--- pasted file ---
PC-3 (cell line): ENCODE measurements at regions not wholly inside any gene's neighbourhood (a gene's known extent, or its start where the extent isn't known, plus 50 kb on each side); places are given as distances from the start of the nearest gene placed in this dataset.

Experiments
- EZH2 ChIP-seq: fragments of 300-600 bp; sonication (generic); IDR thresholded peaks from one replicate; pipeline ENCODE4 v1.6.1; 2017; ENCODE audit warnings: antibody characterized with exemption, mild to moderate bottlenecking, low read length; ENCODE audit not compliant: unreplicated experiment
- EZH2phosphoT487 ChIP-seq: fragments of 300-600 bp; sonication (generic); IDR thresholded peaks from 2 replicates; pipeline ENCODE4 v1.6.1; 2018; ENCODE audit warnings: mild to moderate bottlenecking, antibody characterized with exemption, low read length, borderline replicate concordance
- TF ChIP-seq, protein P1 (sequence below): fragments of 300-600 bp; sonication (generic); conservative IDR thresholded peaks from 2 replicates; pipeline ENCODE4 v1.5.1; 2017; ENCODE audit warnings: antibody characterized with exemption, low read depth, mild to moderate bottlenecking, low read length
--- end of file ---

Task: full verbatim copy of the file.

PC-3 (cell line): ENCODE measurements at regions not wholly inside any gene's neighbourhood (a gene's known extent, or its start where the extent isn't known, plus 50 kb on each side); places are given as distances from the start of the nearest gene placed in this dataset.

Experiments
- EZH2 ChIP-seq: fragments of 300-600 bp; sonication (generic); IDR thresholded peaks from one replicate; pipeline ENCODE4 v1.6.1; 2017; ENCODE audit warnings: antibody characterized with exemption, mild to moderate bottlenecking, low read length; ENCODE audit not compliant: unreplicated experiment
- EZH2phosphoT487 ChIP-seq: fragments of 300-600 bp; sonication (generic); IDR thresholded peaks from 2 replicates; pipeline ENCODE4 v1.6.1; 2018; ENCODE audit warnings: mild to moderate bottlenecking, antibody characterized with exemption, low read length, borderline replicate concordance
- TF ChIP-seq, protein P1 (sequence below): fragments of 300-600 bp; sonication (generic); conservative IDR thresholded peaks from 2 replicates; pipeline ENCODE4 v1.5.1; 2017; ENCODE audit warnings: antibody characterized with exemption, low read depth, mild to moderate bottlenecking, low read length